WELLINGTON, New Zealand (AP) — People in Tonga could face several weeks without Facebook, YouTube and even some basic services like credit card transactions due to a fault in the undersea cable that connects the Pacific nation to the rest of the world.
Something went wrong with the fiber-optic cable on Sunday night. Initially it wiped out access to the internet almost entirely, and meant people couldn’t even make international phone calls.
A small internet company that uses satellites has stepped in and helped restore international calls and some other services the government considers vital. But people still typically can’t access social media sites such as Facebook and some businesses remain unable to process credit or debit cards.
Pesi Fonua, publisher of news website Matangi Tonga, said Wednesday it remains hard to read emails or view any pages on the internet.
“Everybody, of course, is having a very difficult time,” he said. “It’s just a damn nuisance at the moment.”
Katie Silcock, general manager of Scenic Hotel Tonga, said it is unable to process card transactions in Tonga and is having to inform customers they need to pay in cash. She said they’ve had to take credit details from some customers for later payment, which she says is risky.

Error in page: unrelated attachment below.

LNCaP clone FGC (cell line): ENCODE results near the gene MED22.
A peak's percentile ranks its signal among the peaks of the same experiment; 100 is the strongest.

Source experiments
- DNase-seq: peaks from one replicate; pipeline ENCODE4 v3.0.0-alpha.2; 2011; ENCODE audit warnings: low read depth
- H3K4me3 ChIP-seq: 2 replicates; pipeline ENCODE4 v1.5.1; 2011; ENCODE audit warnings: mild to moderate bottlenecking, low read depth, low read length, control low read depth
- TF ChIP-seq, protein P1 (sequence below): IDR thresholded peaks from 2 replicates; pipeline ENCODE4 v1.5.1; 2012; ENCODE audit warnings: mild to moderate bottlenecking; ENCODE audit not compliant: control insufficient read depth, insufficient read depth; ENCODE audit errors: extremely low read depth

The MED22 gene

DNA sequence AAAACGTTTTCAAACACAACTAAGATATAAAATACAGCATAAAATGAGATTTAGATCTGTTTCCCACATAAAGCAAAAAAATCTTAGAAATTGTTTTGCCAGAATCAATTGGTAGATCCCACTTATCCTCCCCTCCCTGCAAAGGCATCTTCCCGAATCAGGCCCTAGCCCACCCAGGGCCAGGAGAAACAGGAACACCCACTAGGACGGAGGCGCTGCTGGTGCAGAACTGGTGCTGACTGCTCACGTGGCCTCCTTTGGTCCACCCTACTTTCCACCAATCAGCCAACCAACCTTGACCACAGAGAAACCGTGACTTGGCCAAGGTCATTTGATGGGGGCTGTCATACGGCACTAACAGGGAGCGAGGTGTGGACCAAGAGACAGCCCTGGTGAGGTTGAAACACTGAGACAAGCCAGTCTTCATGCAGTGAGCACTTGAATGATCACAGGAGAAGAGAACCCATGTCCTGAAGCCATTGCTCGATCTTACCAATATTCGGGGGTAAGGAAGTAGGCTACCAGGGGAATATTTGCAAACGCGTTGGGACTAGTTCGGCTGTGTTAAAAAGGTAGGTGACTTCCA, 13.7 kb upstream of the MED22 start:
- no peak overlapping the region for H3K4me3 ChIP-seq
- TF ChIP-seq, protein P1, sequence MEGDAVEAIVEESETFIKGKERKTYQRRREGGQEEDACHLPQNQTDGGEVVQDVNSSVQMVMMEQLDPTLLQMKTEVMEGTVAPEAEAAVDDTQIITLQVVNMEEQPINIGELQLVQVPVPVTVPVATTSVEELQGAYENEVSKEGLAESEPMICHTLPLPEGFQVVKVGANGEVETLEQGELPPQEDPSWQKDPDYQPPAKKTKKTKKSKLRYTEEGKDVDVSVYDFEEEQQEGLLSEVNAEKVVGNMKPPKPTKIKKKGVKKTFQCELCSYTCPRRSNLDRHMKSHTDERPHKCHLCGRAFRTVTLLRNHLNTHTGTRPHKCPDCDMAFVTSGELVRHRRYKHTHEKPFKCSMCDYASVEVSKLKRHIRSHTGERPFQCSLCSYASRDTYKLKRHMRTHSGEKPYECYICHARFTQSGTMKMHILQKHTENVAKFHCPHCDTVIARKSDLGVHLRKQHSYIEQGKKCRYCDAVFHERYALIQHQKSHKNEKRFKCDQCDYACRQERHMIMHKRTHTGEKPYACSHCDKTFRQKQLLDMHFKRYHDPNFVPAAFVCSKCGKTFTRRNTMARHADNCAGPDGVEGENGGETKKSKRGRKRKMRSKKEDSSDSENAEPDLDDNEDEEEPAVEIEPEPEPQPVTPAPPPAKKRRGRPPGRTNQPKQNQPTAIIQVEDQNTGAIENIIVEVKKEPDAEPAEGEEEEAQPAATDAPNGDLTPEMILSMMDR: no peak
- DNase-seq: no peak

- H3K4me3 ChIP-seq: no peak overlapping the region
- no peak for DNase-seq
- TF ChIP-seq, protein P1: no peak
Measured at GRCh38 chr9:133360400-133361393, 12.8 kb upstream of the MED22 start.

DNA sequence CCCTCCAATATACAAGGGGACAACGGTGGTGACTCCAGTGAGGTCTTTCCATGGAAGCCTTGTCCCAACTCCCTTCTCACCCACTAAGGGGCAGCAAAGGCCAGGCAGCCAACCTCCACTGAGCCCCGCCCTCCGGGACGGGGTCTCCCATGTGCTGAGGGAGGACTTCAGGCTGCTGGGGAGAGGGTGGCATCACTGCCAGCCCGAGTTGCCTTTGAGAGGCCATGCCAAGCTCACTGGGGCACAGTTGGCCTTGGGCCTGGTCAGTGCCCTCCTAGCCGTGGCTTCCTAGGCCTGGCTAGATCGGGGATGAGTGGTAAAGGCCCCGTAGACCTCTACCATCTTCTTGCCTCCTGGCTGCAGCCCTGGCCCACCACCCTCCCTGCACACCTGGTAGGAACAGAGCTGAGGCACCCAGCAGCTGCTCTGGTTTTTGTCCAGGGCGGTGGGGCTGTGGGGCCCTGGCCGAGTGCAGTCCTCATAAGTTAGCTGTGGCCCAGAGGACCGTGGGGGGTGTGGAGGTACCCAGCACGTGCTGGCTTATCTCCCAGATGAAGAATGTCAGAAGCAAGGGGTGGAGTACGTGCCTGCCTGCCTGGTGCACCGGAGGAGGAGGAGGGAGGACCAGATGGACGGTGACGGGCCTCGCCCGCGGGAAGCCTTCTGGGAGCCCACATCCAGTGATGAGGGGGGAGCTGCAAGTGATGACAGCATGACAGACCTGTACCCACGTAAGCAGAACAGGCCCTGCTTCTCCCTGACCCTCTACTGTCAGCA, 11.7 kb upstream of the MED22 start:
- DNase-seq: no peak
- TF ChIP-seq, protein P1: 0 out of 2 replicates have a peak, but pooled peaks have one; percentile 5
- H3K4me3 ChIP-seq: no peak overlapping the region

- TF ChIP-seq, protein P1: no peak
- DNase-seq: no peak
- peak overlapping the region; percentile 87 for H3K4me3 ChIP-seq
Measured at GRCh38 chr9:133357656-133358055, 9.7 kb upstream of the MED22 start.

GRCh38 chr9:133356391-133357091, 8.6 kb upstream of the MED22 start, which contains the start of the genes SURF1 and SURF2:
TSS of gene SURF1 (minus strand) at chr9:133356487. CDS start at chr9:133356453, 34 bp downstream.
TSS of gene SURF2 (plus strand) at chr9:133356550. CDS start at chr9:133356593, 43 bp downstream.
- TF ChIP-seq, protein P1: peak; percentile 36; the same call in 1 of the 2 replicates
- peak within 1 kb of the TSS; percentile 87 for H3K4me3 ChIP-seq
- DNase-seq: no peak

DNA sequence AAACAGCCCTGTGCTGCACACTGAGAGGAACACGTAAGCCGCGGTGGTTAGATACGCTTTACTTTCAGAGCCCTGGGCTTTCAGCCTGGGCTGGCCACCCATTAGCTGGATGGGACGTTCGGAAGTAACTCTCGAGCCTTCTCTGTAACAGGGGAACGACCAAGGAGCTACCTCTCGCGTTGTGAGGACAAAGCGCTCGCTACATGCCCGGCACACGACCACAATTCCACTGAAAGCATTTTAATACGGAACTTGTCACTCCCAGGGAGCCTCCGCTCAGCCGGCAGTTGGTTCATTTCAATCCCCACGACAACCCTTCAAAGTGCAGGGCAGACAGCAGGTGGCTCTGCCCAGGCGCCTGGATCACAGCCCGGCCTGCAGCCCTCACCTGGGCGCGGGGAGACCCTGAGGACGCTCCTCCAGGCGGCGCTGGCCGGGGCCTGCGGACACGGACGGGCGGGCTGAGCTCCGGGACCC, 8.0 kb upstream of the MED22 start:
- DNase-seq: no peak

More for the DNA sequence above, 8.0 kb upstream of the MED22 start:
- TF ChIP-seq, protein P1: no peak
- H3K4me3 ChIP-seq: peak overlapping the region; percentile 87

“It’s making it pretty difficult to do business from an administrative point of view, and of course we can’t offer internet to the guests,” she said. “It’s definitely causing some disruption.”
She said most people in Tonga are taking the outage in stride, and have a philosophical attitude of “It will be fixed when it’s fixed.”
She said she has been told it will probably take two or three weeks to repair the cable.
Christian Patouraux, chief executive of Singapore-based internet company Kacific, said it remains unclear exactly what caused the outage.
“There is a cut on the cable, and they need to send a ship out there to repair that cut,” he said. “Unfortunately, and this happens with many Pacific islands, there is only one cable and not enough budget for two cables. There’s not enough population to support the right amount of redundancy.”
Tonga has just over 100,000 people. It exports some agricultural goods but also relies on external aid and remittances from abroad.
Patouraux said his company was able to provide a customer in Tonga, EziNet, with extra bandwidth to service some of the nation’s vital needs. He said the government was giving priority to critical services over things like social media, and that his company sent a team to install additional antennas at places like government departments and hospitals.
He said that before international calls were restored, his company was getting lots of people from abroad who were worried about their loved ones in Tonga writing messages on the website in an effort to communicate.
“The country is functioning normally internally, but it’s still fairly cut off from the world,” he said. “It’s like the dark ages.”
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